Initiative director said he is open to including pagan perspective
The Institute of Sacred Music at Yale University has a new initiative that seeks to combine art, religion and concern for “ecological crises.”
Titled the “Religion, Ecology, and Expressive Culture Initiative,” the program’s aim is to “amplify cross-disciplinary and integrative work at the intersection of religion, ecology, and expressive culture,” according to its website.
Ryan Darr, the postdoctoral researcher who runs the program, told The College Fix via email that the goal is to “support and disseminate the work of scholars, artists and practitioners both at Yale and beyond.”
“Going forward, we hope that most of the initiative’s energy and resources will go to supporting the proposals of others,” Darr said in his email.
“Our plans for the initiative this semester include a webinar series titled ‘Mass Extinction: Art, Ritual, Story and the Sacred,’” Darr said. The initiative also plans an “art exhibition in April with Angela Manno called ‘Sacred Biodiversity: Icons of Threatened and Endangered Species.’”
Manno is an iconographer who “has brought the same kind of religious ‘reverence’ to nature by featuring endangered animals in her art,” the Yale Daily News reported.
“We’re also involved with the ‘Breath of Life’ concert, including a roundtable before the conference on images of Eden and the garden,” Darr told The Fix.
The Fix asked if these plans seemed similar to earth worship and if the initiative planned to include pagan and Druid and other earth-focused religions.
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He said he would be “happy” to consider those points of view.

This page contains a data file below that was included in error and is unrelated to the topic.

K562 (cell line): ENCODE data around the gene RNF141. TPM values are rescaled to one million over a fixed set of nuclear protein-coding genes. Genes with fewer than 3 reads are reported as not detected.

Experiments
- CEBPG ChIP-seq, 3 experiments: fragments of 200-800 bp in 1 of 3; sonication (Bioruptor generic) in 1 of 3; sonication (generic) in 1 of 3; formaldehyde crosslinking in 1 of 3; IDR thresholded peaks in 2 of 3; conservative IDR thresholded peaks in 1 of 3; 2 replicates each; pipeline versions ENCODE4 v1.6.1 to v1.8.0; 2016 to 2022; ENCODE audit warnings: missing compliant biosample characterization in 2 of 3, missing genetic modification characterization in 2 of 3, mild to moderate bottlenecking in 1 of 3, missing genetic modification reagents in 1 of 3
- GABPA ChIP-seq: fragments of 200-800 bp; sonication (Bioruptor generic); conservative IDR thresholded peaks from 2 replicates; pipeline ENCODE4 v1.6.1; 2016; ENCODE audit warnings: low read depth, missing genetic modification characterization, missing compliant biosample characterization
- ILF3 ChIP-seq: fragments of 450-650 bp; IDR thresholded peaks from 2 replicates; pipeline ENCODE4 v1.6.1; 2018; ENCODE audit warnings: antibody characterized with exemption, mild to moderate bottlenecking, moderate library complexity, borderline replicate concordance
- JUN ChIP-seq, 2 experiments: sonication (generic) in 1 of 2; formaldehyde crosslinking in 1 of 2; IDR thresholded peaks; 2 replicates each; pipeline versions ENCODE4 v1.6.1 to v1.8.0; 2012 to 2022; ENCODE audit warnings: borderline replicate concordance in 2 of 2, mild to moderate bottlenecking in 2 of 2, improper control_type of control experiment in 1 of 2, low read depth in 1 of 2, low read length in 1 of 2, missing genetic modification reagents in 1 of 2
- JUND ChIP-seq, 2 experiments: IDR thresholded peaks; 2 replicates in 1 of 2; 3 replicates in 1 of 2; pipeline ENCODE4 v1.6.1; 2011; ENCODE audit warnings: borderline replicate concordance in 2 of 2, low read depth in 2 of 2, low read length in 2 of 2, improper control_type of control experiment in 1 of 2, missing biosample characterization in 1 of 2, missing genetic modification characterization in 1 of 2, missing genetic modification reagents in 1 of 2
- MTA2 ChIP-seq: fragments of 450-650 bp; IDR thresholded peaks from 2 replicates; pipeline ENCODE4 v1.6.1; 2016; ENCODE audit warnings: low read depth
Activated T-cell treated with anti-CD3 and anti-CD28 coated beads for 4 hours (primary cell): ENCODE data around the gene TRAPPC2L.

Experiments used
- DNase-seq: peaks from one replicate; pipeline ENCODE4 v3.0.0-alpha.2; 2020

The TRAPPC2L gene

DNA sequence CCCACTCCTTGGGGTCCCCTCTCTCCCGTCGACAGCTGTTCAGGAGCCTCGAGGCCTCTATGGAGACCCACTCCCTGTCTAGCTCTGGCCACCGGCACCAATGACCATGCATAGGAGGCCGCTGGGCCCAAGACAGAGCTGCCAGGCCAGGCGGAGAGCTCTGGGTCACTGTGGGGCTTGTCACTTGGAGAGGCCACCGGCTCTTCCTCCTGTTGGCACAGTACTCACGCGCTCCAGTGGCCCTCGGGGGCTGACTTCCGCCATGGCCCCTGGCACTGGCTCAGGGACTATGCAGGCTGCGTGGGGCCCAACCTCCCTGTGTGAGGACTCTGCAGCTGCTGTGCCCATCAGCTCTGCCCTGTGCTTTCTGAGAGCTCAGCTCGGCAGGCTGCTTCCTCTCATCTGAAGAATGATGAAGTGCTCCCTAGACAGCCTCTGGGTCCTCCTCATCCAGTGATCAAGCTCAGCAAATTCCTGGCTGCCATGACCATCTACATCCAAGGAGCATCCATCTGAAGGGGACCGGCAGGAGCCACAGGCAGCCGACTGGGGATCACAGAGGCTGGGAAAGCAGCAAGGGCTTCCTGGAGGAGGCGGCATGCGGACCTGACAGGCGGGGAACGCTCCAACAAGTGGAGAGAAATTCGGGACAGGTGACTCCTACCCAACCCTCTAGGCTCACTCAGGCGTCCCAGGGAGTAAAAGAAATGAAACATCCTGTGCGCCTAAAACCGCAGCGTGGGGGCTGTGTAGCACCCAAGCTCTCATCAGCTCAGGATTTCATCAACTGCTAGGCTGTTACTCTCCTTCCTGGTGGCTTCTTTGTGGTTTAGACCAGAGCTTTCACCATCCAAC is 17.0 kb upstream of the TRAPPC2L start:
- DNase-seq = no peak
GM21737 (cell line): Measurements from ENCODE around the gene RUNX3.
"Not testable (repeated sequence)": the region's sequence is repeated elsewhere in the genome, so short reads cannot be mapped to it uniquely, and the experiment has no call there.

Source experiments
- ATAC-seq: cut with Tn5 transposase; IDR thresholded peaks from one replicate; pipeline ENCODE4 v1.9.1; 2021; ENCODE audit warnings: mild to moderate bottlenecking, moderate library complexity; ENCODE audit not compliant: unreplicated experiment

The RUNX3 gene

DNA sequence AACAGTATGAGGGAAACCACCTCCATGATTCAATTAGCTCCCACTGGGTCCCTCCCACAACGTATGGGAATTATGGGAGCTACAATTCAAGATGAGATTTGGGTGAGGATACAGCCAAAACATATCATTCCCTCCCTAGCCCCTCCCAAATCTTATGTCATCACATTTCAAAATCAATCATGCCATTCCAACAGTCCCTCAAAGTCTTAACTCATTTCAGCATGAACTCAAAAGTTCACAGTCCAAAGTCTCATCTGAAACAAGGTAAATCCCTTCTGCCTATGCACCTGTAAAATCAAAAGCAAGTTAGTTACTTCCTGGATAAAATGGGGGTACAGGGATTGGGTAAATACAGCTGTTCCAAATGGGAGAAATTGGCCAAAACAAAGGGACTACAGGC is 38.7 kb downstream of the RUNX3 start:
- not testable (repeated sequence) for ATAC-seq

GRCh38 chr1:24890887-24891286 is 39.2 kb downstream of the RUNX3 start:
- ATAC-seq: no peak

“Our goal is to encourage work on religion, ecology and expressive culture from people working across the humanities and in all religious, sacred, and Indigenous traditions,” Darr said. “While we have no current plans for events focused on pagan or Druid religions, we would be happy to receive proposals for such events.”
“While we’ve done most of the event planning this semester, we’re now inviting others to submit proposals for events (conferences, concerts, exhibitions, webinars) on the themes of the initiative,” Darr said, when asked for the plans for the project.
A Catholic sacred music and liturgy expert called the Yale project “bizarre.”
“This seems a rather bizarre initiative to me,” Peter Kwasniewski told The Fix via email. “It’s one thing to celebrate the theme of divine creation in music (there’s an abundance of sacred music devoted to the praise of God in His handiwork), but quite another to ‘celebrate’ ecology, environment, biodiversity, etc., for their own sakes, or as if they were sacred themes.”
Kwasniewski has taught music and theology at several universities and also is a composer.
He said there is a “danger” in trying to subordinate the arts to a “political agenda.
“There is here a palpable danger of subordinating what was inspired by and dedicated to the glory of God to some human political agenda, which denatures and even prostitutes the fine arts,” he told The Fix.
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